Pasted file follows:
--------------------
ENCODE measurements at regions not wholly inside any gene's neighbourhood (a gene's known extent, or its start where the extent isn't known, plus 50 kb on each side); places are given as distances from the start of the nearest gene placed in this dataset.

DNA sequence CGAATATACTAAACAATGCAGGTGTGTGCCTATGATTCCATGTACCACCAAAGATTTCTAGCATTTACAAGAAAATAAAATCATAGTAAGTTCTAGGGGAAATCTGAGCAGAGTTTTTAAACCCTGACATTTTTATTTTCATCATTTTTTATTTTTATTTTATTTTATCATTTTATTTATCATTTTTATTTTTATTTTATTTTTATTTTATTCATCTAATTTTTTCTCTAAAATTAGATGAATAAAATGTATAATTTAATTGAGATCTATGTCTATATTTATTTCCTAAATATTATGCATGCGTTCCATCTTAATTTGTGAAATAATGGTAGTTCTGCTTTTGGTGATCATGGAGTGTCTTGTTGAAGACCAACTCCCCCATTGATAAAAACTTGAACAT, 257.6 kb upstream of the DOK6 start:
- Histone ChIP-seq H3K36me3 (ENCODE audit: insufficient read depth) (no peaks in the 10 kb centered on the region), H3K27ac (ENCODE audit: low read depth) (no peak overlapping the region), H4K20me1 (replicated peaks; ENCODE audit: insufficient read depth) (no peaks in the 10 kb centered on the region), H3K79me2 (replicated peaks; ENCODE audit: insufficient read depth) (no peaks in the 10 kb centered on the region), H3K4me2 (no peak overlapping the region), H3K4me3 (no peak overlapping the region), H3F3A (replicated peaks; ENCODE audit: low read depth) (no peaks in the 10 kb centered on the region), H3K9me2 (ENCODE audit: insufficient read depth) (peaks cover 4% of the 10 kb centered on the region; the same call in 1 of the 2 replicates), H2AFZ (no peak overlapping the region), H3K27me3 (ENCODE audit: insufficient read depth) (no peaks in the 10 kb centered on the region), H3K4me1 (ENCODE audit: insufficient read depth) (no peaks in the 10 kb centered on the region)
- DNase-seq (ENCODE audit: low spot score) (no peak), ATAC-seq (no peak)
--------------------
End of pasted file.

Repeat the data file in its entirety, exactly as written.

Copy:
ENCODE measurements at regions not wholly inside any gene's neighbourhood (a gene's known extent, or its start where the extent isn't known, plus 50 kb on each side); places are given as distances from the start of the nearest gene placed in this dataset.

DNA sequence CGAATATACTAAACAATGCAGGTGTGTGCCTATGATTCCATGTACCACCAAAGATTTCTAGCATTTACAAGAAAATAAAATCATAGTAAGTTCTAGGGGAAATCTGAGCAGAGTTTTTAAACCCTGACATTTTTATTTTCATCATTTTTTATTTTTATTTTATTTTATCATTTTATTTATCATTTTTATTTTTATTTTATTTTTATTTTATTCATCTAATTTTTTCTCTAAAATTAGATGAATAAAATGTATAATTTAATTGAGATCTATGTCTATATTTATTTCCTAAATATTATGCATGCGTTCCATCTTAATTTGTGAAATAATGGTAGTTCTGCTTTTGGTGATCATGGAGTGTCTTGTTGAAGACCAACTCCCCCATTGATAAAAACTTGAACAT, 257.6 kb upstream of the DOK6 start:
- Histone ChIP-seq H3K36me3 (ENCODE audit: insufficient read depth) (no peaks in the 10 kb centered on the region), H3K27ac (ENCODE audit: low read depth) (no peak overlapping the region), H4K20me1 (replicated peaks; ENCODE audit: insufficient read depth) (no peaks in the 10 kb centered on the region), H3K79me2 (replicated peaks; ENCODE audit: insufficient read depth) (no peaks in the 10 kb centered on the region), H3K4me2 (no peak overlapping the region), H3K4me3 (no peak overlapping the region), H3F3A (replicated peaks; ENCODE audit: low read depth) (no peaks in the 10 kb centered on the region), H3K9me2 (ENCODE audit: insufficient read depth) (peaks cover 4% of the 10 kb centered on the region; the same call in 1 of the 2 replicates), H2AFZ (no peak overlapping the region), H3K27me3 (ENCODE audit: insufficient read depth) (no peaks in the 10 kb centered on the region), H3K4me1 (ENCODE audit: insufficient read depth) (no peaks in the 10 kb centered on the region)
- DNase-seq (ENCODE audit: low spot score) (no peak), ATAC-seq (no peak)